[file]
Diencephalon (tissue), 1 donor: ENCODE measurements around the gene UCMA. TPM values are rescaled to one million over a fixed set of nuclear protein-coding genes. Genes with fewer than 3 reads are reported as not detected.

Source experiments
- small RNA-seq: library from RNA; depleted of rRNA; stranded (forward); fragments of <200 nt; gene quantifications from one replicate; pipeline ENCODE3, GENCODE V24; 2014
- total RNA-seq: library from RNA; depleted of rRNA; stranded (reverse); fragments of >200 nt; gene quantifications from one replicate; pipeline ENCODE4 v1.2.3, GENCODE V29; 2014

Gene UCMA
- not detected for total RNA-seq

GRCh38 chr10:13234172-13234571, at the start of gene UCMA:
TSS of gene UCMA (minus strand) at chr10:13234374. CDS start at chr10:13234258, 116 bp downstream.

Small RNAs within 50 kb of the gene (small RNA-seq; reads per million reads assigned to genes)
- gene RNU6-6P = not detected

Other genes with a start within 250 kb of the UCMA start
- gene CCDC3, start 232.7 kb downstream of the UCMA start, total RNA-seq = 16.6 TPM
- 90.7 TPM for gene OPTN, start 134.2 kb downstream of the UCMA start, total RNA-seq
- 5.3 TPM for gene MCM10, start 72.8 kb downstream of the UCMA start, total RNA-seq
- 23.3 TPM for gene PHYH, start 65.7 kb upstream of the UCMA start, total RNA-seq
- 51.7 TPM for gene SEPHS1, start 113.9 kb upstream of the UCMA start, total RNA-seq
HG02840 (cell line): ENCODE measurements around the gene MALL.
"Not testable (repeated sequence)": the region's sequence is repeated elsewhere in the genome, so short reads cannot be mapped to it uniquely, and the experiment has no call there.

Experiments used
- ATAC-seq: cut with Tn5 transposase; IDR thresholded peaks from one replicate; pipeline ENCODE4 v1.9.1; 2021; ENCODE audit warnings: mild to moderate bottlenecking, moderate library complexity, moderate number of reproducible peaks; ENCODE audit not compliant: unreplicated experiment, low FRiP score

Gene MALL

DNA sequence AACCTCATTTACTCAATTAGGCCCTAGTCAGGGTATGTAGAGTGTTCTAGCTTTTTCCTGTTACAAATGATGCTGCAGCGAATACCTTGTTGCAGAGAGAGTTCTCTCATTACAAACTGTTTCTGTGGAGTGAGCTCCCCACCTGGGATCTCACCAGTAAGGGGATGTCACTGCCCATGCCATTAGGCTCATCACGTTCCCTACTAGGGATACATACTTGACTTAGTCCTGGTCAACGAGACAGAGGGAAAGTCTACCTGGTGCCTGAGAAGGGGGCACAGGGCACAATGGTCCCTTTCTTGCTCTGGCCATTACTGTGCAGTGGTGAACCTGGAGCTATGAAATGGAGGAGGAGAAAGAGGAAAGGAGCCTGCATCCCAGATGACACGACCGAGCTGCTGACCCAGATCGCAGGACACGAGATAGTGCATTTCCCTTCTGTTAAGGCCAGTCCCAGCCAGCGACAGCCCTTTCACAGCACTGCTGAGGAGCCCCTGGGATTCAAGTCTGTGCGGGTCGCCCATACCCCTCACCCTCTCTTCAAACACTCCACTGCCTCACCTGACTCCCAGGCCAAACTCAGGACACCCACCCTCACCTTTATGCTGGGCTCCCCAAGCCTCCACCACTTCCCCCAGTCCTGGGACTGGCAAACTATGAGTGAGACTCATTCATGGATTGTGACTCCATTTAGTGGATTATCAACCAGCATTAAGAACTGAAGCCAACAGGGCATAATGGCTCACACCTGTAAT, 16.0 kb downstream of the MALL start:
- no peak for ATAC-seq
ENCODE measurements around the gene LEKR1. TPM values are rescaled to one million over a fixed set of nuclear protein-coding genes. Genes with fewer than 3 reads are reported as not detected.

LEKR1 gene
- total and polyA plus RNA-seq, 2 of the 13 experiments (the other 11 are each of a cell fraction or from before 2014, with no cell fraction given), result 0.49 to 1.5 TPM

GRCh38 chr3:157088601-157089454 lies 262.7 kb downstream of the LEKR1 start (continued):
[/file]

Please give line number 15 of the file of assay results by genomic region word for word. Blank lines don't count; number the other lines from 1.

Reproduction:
- 23.3 TPM for gene PHYH, start 65.7 kb upstream of the UCMA start, total RNA-seq